Whenever you’re ready, moon …

.oOo.

Why Enid Blyton wouldn’t recognise children anymore …

            What are we doing to the minds of our young ones? Consider for a moment the toys available in our advanced and intelligent world – educational, realistic – giving valuable life skills which will carry our sons and daughters through their days armed with an ability to cope with just about anything. Believe it!

            And how better to introduce them to the obnoxious and disgusting habits of the human race than to supply them with the latest advertised craze – a miniature lavatory which emits noises of flatulence when the lid is opened and the contents (which appear to consist of oozing blobs of brown slime) are pressed. Charming. Sure, farty jokes have always been a hoot for the under 10 brigade – remember the good ol’ whoopee cushion? We’re all well aware flatulence is a fact of life and screamingly funny. Nevertheless, it’s only screamingly funny when it happens to someone else. You don’t let one rip in front of Aunty Fanny, and you do your darndest to keep it out of the office. It boggles the mind why you’d  want to encourage your son (who probably has enough foul habits already without making much effort), to spend his valuable time making totally inappropriate noises with a device costing considerably more than the original wind-breaking equipment he was endowed with at birth – his own highly effective backside.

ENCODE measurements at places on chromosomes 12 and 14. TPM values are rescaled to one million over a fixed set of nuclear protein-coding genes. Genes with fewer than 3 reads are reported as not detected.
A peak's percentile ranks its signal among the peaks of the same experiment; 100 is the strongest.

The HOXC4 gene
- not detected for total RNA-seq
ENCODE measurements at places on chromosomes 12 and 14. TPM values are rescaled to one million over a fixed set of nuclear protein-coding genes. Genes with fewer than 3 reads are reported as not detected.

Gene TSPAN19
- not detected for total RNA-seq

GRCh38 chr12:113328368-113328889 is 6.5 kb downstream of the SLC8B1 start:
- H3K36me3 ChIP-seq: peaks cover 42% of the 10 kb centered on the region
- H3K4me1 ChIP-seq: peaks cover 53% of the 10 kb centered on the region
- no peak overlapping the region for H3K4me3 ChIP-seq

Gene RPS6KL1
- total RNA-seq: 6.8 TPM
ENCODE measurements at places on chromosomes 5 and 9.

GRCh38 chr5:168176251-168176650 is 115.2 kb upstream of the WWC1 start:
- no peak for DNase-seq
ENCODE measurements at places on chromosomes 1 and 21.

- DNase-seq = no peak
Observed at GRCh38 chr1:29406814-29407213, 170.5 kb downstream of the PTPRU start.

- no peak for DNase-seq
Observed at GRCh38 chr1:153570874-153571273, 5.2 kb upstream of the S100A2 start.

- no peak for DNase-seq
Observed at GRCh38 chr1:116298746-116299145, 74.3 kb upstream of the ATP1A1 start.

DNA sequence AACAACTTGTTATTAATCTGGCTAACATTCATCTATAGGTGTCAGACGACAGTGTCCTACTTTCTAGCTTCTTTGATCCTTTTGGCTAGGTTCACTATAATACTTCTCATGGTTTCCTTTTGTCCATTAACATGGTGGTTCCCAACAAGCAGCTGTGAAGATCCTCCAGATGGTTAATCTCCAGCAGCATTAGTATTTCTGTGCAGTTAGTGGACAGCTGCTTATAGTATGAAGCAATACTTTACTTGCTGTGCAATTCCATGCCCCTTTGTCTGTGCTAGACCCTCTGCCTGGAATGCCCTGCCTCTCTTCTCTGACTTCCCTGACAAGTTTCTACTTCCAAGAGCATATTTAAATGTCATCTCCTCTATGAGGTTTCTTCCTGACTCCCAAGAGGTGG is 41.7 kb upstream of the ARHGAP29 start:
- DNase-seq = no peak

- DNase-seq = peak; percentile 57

Far more disturbing is another recent innovation, no doubt formulated to encourage early animal cruelty and set the kiddies on the road to being able to annihilate REAL creatures – that cute-as-darn plaything imaginatively named the Squirt Bug. This fun-for-all-ages toy consists of a rubber cockroach/beetley thingie – whichever is the critter de jour on which to vent your spleen – which can be filled with either a blood solution or a neat little concoction of slime’n’guts. Having diligently stuffed your preferred bug with the chosen intestinal cocktail, you then proceed to stomp on it. Delightful and educational, both. Don’t do this inside, kiddies – or you’ll stain momma’s carpet. Do it on the driveway so we can hose it down afterwards and pretend we were only pretending … and when you’ve run out of slime’n’guts, feel free to pull some cicadas apart or lob a few snails at the Rolladoor. Who was the perverted moron who came up with this little gem – and furthermore, what type of parent buys it? What happened to teaching kids to love all God’s creatures, great and small?